Muzzling the muezzin

Drafting a new law especially for “religious institutions” – a thinly veiled code word for mosques – is counterproductive.

THE KABABIR MOSQUE in Haifa. (photo credit: Wikimedia Commons)
(photo credit: Wikimedia Commons)
Crackling sound systems, off-key and overly zealous muezzins, and interminably long calls for prayers can, for some, be an annoying feature of living in the Middle East. But while fighting noise pollution is important as part of a larger effort to protect our environment, it should be tempered by sensitivity to religious freedom and the need for equality before the law.
Unfortunately, a proposal approved on Sunday by the Ministerial Committee for Legislation to ban “religious institutions” from using outdoor loudspeakers to call the faithful to prayer is misguided, and liable to become a needless source of tension between Muslims and Jews.
Prime Minister Benjamin Netanyahu justified his support for the legislation by arguing that “citizens of all religions” have complained to him countless times about noise from the muezzin.
“Israel is committed to freedom for all religions, but is also responsible for protecting its citizens from noise,” Netanyahu said. “That’s how it is in cities in Europe. I support similar legislation and enforcement in Israel.”
When abused with high volume, the call of the muezzin can be a form of noise pollution. But the way to deal with it is not through legislation which targets Israel’s Muslim population and Muslim residents of the West Bank, but by enforcing existing laws that protect the citizens of Israel from all forms of noise pollution.
Mosques should be held accountable, not because they are mosques or because they are “religious institutions” but because they are polluting the environment with unlawfully high decibel levels at hours of the day and night when Israeli citizens have the right to rest. This could even be seen as a religious obligation to respect the peace and quiet of others.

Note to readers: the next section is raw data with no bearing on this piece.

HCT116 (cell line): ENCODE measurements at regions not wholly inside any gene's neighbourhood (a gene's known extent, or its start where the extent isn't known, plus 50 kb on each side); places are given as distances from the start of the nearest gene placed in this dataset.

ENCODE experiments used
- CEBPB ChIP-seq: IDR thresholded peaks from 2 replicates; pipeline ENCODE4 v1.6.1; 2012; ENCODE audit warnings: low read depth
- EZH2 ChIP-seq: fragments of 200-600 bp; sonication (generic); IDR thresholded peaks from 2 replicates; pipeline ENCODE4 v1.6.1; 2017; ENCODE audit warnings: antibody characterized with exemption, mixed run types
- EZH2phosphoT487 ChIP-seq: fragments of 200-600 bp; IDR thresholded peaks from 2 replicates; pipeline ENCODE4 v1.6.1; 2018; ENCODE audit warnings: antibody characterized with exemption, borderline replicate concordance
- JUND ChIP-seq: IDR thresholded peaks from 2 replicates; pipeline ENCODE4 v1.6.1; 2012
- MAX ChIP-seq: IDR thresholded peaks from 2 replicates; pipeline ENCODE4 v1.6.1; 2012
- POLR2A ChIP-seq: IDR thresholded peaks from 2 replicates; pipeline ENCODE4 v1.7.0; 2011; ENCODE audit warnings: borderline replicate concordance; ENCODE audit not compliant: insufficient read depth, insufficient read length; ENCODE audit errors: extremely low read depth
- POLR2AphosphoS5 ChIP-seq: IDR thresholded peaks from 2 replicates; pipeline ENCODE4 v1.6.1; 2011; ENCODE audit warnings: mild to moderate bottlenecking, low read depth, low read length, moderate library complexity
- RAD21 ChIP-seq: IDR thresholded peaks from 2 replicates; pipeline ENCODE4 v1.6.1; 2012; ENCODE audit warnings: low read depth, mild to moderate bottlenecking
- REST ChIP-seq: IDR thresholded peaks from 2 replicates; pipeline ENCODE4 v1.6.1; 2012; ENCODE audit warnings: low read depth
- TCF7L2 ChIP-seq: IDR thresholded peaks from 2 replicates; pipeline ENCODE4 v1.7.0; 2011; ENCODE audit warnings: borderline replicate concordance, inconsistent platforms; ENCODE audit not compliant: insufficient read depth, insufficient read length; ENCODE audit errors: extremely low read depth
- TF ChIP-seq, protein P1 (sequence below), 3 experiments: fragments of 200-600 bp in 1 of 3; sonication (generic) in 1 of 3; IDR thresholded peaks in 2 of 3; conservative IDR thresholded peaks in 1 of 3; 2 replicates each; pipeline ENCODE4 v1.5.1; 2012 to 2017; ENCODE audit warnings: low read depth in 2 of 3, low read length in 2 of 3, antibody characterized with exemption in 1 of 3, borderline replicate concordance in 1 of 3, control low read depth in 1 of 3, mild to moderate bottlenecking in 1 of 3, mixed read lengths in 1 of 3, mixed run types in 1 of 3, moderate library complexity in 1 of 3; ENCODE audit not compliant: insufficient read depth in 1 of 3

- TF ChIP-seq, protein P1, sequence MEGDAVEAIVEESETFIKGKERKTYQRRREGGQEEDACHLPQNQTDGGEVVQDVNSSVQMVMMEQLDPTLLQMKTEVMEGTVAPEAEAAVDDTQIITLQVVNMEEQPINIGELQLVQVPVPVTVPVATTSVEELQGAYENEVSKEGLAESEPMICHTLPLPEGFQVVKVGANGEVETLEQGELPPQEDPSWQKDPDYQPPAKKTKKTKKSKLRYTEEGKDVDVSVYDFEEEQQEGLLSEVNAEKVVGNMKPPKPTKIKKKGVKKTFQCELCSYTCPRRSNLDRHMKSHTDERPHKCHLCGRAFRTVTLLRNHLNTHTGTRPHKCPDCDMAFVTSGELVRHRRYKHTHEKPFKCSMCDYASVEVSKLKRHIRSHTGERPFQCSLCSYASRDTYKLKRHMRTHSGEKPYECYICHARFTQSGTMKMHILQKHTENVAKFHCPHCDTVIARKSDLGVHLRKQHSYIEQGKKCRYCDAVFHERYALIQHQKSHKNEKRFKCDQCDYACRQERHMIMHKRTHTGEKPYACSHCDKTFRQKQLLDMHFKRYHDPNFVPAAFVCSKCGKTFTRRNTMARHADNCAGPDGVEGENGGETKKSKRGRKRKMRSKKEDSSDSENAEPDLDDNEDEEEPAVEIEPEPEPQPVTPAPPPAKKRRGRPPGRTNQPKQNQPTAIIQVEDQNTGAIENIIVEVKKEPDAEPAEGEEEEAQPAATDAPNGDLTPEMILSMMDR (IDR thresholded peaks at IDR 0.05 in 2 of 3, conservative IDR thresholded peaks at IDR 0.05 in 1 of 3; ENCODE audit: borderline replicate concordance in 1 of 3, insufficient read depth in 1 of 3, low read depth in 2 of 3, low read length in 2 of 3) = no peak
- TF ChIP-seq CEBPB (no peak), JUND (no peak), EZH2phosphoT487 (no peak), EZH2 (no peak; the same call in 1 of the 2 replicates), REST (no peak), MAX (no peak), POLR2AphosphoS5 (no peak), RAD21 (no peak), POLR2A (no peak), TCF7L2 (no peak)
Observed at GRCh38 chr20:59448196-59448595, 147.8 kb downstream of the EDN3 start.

From the point of view of the State of Israel, enforcement of the law should be done in a fair and equal way regardless of the religious affiliation of the transgressor. Late-night party-goers who disturb neighbors should be treated the same way as the muezzin. The issue is the noise being made, not who is making the noise or what the intentions – or purported intentions – of those making the noise might be.
It might be true that the muezzin sees the raising of the decibels of his call to prayer – the adhan – as a religious duty to publicize his faith.
Joint Arab List MK Haneen Zoabi seems to view the high decibel level of the muezzin as a strategy for coercing Jews to move elsewhere.
“Those who suffer from the sounds of the muezzins are specifically those who chose to settle near the mosques, and… they are invited to leave if they are suffering so much,” she said. “This isn’t Europe here. Anyone who feels like he is in Europe, and thinks this is Europe, should consider going there.”
But none of this should concern the lawmaker, who should be concerned with achieving equality before the law.
Drafting a new law especially for “religious institutions” – a thinly veiled code word for mosques – is counterproductive, as it will increase tension in an already tense relationship between Jews and Muslims in Israel.
The government should rather take steps to make sure existing laws against noise are properly enforced. MK Ze’ev Elkin should work together with Public Security Minister Gilad Erdan to ensure that mosques adhere to the laws governing noise. No special dispensations should be given to “religious institutions,” nor should these institutions be singled out.
Netanyahu, Elkin and the other ministers who support the bill might gain points among their right-wing constituents in the Likud for passing an anti-muezzin law. But the price they will pay in unnecessary tension with the Muslim population and a breakdown of the principle of equality before the law is too high.